Did you know that there are foods in your fridge that have no business being there? Some things actually spoil faster in the cooler than on the counter. Think about it this way: if you see a piece of produce in the grocery store and it isn’t in the refrigerated section, there is a reason for it! 

Watch our video or read below to learn which foods you shouldn’t be chilled.

pear

APPLES AND PEARS do best out on the counter and can last for
one week.

avocadoAVOCADOS are often under-ripe at the store, so put them on the counter for a few days to get ready for your guacamole. Once they’re fully ripe, you can refrigerate them for a few more days.

bananaBANANAS go bad under pressure from the cold, because the peels start to break down more quickly and go brown. Keep them on the counter – you can always freeze leftovers for smoothies!

berriesBERRIES have much better flavor when eaten at room temperature, but they only last a few days, so they need to be refrigerated if you won’t be using them soon.

limeLEMONS AND LIMES will last about a week on the counter and really brighten up the scene! After that, you can store them in the fridge for another week or two.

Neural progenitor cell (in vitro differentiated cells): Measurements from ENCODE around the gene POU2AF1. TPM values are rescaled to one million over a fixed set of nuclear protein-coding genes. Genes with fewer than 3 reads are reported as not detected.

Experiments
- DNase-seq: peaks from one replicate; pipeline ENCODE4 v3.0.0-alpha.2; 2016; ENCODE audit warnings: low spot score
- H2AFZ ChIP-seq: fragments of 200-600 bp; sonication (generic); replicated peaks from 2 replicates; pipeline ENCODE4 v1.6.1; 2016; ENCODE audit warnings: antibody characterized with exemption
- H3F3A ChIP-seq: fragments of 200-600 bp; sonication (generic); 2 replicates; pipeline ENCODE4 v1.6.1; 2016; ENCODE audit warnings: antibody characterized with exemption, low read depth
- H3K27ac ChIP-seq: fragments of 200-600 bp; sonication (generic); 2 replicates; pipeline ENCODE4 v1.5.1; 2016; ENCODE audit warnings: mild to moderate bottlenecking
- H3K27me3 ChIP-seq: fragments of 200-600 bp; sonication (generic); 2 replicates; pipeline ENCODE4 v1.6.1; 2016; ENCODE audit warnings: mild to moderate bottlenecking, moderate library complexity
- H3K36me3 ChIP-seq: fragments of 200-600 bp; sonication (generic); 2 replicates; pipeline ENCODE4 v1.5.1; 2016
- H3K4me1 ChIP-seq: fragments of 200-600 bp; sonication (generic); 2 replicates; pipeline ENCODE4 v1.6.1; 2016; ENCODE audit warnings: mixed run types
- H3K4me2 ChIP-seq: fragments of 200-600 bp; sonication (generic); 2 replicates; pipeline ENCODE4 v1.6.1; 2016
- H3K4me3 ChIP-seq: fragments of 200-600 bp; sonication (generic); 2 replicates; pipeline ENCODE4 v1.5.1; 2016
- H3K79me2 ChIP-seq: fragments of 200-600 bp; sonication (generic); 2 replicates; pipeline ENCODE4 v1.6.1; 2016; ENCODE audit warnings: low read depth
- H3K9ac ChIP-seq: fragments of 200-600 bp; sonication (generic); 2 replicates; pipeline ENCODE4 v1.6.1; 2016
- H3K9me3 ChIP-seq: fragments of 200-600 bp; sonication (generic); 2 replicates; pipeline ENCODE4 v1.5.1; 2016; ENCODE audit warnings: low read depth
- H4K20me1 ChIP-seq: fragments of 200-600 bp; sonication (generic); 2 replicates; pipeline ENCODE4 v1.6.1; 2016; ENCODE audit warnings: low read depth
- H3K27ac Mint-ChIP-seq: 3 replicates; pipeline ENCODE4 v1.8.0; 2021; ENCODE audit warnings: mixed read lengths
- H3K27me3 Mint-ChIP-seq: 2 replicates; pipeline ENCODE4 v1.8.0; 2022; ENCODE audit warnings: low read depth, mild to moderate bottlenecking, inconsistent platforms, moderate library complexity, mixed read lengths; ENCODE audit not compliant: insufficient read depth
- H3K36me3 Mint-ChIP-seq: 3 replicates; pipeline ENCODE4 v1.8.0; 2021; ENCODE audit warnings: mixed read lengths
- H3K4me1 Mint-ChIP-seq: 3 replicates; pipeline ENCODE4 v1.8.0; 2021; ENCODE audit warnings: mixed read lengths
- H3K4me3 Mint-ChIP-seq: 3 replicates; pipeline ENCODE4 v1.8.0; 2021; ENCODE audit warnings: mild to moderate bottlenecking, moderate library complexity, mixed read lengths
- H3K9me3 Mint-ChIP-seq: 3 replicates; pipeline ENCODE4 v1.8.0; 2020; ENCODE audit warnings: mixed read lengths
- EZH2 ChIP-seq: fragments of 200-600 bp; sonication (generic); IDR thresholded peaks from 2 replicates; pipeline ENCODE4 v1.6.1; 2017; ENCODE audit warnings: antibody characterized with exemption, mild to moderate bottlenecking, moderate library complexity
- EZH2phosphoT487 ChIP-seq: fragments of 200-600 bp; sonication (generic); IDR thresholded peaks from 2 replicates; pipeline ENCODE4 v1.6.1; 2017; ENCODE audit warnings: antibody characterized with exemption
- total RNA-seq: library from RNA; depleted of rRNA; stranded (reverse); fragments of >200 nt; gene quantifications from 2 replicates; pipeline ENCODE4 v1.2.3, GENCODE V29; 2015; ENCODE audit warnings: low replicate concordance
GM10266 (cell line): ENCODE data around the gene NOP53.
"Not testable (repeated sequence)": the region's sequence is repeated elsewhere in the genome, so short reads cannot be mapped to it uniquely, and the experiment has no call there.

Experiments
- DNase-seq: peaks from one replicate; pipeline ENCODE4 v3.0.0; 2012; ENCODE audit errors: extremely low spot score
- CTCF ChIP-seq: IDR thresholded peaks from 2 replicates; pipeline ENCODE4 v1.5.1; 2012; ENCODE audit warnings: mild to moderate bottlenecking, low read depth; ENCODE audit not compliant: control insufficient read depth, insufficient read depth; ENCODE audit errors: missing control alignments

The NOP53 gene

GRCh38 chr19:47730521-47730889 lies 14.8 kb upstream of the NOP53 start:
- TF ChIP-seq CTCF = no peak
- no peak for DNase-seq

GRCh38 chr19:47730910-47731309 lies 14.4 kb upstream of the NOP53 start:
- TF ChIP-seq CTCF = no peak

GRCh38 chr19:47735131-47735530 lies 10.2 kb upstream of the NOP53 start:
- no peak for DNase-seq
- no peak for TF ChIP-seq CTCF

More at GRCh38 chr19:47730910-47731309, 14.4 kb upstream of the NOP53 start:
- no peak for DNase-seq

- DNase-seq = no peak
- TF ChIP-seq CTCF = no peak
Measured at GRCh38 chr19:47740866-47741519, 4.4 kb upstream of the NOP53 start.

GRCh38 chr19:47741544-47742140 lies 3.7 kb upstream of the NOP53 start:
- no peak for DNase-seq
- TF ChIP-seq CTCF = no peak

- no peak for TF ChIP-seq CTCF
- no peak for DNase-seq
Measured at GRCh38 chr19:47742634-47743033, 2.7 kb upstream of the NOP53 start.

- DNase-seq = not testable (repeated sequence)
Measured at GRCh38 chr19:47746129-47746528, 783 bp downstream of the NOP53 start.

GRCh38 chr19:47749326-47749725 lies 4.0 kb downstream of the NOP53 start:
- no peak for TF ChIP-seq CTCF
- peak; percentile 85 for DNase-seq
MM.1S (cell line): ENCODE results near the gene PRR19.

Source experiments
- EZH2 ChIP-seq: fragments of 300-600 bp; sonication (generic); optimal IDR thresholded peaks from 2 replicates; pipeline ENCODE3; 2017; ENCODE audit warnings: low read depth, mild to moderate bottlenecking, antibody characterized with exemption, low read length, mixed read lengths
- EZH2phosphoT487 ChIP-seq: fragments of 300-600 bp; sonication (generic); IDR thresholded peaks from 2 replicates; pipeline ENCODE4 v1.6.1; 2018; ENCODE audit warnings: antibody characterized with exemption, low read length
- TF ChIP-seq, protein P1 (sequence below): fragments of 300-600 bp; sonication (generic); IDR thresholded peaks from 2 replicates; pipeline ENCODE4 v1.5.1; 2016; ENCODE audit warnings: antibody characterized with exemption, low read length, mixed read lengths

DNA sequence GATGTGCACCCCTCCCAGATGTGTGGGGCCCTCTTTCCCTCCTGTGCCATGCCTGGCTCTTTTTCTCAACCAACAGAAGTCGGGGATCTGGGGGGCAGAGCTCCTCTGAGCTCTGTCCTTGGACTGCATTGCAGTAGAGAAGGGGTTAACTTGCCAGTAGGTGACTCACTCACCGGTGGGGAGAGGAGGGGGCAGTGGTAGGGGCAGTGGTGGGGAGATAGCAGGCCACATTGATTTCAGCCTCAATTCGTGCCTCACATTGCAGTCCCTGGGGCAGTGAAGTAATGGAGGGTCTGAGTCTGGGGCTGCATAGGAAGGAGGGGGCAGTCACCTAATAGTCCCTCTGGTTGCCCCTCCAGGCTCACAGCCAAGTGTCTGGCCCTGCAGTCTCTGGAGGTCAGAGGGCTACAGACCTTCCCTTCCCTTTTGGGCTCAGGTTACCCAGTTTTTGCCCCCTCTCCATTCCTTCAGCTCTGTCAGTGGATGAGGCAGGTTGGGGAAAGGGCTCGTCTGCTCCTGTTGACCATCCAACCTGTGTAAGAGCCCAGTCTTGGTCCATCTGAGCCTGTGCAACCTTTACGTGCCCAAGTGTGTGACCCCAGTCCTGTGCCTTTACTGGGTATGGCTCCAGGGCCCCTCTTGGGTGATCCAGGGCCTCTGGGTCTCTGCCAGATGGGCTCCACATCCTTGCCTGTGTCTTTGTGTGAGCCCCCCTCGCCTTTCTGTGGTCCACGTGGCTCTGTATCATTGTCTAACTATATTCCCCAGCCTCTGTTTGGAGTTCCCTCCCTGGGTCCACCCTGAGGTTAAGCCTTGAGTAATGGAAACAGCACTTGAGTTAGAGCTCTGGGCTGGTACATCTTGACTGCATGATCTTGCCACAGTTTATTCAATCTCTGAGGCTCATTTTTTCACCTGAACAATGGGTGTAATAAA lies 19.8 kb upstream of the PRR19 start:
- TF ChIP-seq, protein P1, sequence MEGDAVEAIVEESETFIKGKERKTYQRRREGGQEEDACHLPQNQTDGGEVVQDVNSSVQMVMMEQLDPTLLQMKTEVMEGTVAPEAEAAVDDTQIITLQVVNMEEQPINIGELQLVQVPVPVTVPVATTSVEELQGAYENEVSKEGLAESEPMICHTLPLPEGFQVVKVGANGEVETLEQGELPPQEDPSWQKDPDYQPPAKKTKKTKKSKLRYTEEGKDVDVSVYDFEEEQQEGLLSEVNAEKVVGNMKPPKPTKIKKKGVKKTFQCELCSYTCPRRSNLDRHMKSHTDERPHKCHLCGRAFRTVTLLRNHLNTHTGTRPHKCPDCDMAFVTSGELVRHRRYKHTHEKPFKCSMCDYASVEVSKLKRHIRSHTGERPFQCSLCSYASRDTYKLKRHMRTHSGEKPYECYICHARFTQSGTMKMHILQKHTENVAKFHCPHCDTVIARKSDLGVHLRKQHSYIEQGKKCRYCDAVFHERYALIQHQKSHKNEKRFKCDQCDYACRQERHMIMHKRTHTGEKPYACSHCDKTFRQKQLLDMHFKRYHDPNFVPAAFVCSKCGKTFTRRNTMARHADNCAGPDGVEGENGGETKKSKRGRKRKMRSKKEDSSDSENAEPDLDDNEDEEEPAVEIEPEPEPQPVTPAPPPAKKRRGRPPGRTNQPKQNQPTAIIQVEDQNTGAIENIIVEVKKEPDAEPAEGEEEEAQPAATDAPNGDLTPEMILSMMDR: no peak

onionONIONS can turn into a mushy, moldy mess in the cooler. Keep them with the garlic in your pantry, where the cold can’t steal their flavor.

potatoPOTATOES are good for the pantry, because they keep best in the dark. Cold turns their starches into sugars, affecting the flavor.

SQUASH is a hearty vegetable thsquashat doesn’t need refrigeration to keep its cool. In fact, the humidity will make it deteriorate faster.

tomatoTOMATOES should stay out on the counter to ripen. Cooler temperatures rob them of their sun-kissed smell and flavor, and can cause that mealy texture that you sometimes find when you cut into them. Use over-ripe tomatoes to make your own pasta sauce! 

PANTRY PARTNERS

Beyond produce, here are a few commonly chilled items that keep better in the pantry.

BREAD will actually go stale faster in the fridge than at room temperature. The original packaging isn’t designed to prevent drying, so keep it in a zip-top plastic bag to lock in the moisture.

COFFEE should never be refrigerated or frozen. Buy whole beans and keep them in an airtight glass or ceramic container in a cool area of your kitchen. Grinding the beans on demand will make a fresher, tastier cup each morning.

HONEY is virtually indestructible, so store it in the pantry and don’t worry if it crystalizes. This cloudiness is an indication of temperature, not freshness, and almost all types of natural honey undergo this process soon after leaving the hive.

OIL should be treated with care, because condensation from the fridge would affect its flavor. Instead, keep it in the pantry in a dark colored glass container that will keep out the light and won’t leach toxins.